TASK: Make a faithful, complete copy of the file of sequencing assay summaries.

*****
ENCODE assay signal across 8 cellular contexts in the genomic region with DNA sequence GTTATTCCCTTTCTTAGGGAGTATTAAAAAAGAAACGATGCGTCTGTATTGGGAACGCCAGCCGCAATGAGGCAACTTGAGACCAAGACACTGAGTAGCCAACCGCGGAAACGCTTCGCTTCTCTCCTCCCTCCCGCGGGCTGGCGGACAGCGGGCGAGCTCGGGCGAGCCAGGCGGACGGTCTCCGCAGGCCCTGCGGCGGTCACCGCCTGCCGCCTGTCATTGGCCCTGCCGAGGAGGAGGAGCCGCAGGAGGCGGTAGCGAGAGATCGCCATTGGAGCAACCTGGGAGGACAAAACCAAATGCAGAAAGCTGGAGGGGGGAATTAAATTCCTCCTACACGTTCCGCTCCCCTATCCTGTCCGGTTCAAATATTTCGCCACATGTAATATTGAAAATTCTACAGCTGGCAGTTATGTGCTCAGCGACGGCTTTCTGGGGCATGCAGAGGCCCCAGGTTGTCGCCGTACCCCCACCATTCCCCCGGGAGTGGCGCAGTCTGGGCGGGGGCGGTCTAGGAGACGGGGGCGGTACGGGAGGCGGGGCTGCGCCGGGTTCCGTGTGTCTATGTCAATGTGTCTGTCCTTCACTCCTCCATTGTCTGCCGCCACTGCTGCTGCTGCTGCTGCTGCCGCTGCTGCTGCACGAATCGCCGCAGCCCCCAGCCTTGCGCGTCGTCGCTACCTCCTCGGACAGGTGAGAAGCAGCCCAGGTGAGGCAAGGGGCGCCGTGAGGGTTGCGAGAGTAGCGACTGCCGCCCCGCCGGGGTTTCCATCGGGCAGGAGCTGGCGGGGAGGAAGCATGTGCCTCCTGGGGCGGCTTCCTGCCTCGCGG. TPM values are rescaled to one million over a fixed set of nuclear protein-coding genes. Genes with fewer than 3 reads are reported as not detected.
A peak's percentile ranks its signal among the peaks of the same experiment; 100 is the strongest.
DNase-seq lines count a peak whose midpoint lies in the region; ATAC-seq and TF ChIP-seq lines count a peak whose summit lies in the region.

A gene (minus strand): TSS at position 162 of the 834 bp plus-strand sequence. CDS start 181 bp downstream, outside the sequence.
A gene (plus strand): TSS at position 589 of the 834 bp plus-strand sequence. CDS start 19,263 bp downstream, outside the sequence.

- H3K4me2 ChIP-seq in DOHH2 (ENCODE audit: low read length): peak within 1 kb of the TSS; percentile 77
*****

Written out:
ENCODE assay signal across 8 cellular contexts in the genomic region with DNA sequence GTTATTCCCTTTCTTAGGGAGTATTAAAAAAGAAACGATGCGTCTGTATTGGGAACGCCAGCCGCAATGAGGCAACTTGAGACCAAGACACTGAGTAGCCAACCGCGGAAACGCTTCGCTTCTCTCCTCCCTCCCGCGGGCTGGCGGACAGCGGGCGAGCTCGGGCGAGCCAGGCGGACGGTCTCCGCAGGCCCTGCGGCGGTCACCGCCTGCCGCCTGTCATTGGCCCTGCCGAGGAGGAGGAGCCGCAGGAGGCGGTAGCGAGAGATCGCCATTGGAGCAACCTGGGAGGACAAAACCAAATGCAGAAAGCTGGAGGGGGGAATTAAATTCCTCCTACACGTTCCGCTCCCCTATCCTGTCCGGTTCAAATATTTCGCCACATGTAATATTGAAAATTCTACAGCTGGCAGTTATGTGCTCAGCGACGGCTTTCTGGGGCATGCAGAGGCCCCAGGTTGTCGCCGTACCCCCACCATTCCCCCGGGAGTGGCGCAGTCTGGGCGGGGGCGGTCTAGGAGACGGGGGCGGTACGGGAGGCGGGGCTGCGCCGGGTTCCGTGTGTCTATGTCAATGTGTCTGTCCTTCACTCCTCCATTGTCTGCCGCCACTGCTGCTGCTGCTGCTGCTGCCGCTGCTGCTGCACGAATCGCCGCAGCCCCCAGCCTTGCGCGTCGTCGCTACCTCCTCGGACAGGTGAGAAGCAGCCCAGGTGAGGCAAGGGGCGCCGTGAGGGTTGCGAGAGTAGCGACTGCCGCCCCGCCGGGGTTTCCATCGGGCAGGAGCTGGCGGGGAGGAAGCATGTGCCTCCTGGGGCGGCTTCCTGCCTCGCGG. TPM values are rescaled to one million over a fixed set of nuclear protein-coding genes. Genes with fewer than 3 reads are reported as not detected.
A peak's percentile ranks its signal among the peaks of the same experiment; 100 is the strongest.
DNase-seq lines count a peak whose midpoint lies in the region; ATAC-seq and TF ChIP-seq lines count a peak whose summit lies in the region.

A gene (minus strand): TSS at position 162 of the 834 bp plus-strand sequence. CDS start 181 bp downstream, outside the sequence.
A gene (plus strand): TSS at position 589 of the 834 bp plus-strand sequence. CDS start 19,263 bp downstream, outside the sequence.

- H3K4me2 ChIP-seq in DOHH2 (ENCODE audit: low read length): peak within 1 kb of the TSS; percentile 77